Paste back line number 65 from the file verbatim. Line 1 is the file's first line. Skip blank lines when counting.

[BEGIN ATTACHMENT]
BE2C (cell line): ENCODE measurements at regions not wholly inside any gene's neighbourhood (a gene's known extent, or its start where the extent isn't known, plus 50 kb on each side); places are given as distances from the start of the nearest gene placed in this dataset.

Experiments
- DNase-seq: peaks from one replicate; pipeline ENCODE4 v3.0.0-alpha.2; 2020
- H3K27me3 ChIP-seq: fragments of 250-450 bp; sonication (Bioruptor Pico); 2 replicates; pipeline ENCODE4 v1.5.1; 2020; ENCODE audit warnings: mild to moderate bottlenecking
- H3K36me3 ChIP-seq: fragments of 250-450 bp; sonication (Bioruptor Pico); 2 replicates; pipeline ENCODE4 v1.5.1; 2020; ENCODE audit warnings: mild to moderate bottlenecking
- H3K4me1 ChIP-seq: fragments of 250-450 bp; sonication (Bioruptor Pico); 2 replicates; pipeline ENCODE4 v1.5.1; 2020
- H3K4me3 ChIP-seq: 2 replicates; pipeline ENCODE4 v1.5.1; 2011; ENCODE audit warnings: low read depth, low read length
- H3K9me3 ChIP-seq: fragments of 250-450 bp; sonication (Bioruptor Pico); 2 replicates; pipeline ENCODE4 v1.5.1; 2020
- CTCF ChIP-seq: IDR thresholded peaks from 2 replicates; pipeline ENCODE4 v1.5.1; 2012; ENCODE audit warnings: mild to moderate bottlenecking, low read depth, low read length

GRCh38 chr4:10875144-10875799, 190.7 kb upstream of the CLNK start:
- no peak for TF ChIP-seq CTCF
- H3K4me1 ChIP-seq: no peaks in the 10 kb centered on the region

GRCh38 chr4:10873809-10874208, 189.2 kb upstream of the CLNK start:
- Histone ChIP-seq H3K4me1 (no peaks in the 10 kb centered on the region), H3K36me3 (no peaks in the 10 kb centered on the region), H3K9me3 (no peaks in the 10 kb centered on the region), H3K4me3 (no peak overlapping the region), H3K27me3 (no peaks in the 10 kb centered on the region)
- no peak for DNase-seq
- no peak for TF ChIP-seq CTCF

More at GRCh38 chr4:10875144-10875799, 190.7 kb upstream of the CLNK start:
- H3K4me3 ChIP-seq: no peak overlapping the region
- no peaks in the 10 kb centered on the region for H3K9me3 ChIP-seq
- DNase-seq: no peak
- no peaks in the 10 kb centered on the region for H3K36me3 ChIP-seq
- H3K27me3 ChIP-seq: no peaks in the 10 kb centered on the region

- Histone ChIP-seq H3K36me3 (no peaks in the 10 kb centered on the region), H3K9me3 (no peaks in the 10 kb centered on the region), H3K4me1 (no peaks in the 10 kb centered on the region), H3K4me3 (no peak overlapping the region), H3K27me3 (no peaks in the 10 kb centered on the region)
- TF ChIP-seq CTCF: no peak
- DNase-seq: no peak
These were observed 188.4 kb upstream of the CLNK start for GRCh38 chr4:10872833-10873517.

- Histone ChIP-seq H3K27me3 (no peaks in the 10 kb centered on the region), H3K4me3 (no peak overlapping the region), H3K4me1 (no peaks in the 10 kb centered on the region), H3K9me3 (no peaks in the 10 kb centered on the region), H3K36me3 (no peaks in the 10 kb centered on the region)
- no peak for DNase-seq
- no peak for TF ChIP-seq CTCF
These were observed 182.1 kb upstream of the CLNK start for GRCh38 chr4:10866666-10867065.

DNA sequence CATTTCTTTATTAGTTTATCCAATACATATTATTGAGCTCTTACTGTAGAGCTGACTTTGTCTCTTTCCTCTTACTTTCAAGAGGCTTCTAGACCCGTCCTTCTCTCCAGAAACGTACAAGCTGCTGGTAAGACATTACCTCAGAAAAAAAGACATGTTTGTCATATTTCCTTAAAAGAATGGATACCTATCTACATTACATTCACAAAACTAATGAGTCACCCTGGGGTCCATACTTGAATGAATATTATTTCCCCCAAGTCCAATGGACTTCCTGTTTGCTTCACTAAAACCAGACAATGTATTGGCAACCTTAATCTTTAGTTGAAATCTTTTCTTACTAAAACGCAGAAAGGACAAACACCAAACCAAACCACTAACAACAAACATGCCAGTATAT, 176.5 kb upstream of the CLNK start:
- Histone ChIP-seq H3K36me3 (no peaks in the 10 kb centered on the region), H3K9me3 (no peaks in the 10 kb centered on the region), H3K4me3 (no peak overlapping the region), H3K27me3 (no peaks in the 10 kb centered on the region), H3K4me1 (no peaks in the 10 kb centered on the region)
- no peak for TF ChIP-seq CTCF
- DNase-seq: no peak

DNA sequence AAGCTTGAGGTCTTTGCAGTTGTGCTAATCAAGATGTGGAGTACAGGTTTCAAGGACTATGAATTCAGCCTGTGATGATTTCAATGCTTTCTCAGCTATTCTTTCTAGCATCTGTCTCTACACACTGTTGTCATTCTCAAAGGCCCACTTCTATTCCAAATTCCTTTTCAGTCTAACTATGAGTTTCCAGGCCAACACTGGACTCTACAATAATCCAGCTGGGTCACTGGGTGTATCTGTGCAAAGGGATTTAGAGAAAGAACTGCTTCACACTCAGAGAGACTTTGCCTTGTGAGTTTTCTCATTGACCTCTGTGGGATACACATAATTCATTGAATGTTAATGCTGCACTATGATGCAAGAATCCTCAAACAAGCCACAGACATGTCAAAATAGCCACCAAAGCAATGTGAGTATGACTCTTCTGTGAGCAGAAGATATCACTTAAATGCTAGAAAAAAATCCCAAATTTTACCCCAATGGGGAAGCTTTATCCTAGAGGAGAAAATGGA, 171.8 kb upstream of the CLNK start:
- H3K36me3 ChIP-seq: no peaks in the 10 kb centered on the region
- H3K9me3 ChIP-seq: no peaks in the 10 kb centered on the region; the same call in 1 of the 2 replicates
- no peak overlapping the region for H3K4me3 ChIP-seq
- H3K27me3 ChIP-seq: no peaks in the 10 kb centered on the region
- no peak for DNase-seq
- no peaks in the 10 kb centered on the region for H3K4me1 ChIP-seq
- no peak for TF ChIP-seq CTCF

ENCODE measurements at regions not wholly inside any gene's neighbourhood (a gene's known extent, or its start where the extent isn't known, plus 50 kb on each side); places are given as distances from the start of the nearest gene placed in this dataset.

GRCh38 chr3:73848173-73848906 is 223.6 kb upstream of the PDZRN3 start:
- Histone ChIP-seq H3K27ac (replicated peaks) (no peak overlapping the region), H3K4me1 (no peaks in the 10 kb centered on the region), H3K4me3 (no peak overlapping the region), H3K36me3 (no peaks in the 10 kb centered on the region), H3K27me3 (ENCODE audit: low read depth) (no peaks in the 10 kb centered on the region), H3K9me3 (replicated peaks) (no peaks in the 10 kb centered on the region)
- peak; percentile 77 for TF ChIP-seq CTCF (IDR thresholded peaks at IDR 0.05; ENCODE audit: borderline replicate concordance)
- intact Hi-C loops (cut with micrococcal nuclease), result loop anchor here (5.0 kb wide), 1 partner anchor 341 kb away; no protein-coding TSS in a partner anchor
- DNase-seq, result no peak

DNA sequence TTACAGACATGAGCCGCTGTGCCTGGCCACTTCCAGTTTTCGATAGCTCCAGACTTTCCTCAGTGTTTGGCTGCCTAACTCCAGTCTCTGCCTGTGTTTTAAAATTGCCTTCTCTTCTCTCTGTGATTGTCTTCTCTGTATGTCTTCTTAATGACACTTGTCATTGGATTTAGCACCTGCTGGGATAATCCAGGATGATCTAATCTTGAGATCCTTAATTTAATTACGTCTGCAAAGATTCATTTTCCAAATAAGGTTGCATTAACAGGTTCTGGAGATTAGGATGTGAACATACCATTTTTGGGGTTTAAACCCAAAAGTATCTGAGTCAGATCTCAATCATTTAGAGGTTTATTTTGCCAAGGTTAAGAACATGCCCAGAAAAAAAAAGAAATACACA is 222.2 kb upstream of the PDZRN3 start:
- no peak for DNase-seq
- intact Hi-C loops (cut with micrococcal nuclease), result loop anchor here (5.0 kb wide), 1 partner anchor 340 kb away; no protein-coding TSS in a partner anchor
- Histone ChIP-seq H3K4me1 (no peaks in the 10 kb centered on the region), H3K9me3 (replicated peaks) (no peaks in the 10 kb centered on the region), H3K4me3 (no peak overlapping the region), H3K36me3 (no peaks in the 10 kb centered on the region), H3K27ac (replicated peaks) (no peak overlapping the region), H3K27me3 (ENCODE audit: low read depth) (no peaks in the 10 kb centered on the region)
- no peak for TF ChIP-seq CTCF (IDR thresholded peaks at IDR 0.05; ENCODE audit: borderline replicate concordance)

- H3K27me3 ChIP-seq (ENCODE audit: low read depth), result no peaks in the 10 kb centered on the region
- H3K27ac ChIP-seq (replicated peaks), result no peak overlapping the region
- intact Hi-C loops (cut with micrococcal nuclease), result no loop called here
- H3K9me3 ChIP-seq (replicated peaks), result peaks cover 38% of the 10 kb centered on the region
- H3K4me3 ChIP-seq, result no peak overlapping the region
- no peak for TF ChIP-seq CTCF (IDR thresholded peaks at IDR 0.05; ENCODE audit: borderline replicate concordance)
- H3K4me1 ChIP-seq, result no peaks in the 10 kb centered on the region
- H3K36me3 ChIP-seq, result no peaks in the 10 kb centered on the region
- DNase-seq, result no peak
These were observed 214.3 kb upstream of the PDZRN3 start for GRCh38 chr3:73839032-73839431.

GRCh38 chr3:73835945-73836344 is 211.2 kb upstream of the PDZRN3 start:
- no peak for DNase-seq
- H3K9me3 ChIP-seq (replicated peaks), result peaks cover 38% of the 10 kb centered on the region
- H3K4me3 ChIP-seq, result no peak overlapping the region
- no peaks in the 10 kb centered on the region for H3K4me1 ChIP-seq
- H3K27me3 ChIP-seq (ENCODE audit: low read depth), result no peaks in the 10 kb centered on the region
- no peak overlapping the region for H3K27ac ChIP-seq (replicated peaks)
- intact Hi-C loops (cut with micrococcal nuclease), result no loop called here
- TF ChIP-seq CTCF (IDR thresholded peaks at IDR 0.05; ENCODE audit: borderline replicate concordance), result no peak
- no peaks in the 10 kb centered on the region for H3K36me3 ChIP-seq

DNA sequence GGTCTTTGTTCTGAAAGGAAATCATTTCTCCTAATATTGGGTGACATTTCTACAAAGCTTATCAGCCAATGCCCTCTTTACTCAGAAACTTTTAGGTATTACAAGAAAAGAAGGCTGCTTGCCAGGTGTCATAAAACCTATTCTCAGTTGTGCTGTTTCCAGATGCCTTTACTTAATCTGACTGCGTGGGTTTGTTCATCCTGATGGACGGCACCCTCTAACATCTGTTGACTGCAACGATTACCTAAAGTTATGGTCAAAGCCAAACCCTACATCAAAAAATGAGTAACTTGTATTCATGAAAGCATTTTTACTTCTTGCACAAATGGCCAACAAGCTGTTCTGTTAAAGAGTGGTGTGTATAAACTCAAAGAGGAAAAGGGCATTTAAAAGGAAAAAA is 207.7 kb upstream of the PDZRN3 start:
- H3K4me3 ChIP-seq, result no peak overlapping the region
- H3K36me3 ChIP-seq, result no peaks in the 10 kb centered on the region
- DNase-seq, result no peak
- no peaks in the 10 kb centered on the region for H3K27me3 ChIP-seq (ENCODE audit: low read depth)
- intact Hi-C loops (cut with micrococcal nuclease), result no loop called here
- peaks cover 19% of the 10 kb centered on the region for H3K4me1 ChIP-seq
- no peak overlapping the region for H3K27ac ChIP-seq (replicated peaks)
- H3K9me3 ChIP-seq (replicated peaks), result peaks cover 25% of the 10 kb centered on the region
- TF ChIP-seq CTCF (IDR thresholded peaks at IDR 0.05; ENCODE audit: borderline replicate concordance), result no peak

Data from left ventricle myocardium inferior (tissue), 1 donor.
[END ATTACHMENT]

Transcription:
- no peak for DNase-seq